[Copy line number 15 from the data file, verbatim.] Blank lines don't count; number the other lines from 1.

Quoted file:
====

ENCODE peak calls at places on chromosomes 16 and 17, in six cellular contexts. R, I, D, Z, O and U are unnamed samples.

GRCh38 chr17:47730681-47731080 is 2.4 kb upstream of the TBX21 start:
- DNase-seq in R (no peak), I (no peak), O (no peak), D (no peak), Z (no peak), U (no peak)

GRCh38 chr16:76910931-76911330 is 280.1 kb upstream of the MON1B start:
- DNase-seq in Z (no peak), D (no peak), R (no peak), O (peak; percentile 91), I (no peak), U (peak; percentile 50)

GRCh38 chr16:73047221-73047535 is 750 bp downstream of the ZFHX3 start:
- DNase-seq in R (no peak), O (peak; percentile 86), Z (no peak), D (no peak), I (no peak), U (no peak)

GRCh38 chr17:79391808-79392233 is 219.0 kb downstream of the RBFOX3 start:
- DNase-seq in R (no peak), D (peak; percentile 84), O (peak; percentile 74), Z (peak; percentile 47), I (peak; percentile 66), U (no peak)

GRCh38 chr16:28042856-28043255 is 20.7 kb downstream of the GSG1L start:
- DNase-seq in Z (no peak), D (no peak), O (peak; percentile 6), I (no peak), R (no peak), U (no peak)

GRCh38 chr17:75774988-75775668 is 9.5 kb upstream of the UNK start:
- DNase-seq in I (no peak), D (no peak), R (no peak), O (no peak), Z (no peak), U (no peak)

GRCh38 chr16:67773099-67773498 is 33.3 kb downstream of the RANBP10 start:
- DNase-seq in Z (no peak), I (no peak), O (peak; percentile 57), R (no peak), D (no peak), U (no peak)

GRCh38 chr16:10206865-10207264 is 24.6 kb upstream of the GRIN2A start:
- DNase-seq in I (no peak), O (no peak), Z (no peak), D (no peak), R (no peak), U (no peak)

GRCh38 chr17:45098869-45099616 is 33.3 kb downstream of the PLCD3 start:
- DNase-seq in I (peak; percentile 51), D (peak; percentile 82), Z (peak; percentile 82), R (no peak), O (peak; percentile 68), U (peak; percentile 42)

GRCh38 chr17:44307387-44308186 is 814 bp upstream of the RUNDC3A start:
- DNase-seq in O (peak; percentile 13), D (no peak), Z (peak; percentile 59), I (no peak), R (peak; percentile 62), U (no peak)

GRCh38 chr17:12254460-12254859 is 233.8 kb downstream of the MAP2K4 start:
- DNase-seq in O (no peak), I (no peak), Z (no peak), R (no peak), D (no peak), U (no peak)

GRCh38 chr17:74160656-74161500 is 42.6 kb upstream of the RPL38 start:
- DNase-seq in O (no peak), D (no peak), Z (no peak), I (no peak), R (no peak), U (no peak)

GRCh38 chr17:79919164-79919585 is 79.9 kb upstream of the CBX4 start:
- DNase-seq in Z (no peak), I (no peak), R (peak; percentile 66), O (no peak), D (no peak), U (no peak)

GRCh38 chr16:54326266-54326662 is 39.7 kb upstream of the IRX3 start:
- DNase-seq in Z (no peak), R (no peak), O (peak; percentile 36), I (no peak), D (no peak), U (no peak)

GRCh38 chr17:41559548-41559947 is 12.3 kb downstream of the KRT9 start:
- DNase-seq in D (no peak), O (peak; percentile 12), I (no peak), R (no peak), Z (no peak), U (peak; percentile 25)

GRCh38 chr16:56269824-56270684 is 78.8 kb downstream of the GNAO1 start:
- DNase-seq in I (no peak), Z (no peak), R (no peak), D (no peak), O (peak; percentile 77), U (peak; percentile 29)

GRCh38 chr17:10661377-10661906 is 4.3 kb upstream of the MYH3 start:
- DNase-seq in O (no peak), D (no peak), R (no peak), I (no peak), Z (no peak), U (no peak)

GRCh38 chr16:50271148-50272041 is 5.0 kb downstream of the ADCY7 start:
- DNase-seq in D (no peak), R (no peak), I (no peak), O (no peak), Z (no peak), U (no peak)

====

- DNase-seq in Z (no peak), I (no peak), O (peak; percentile 57), R (no peak), D (no peak), U (no peak)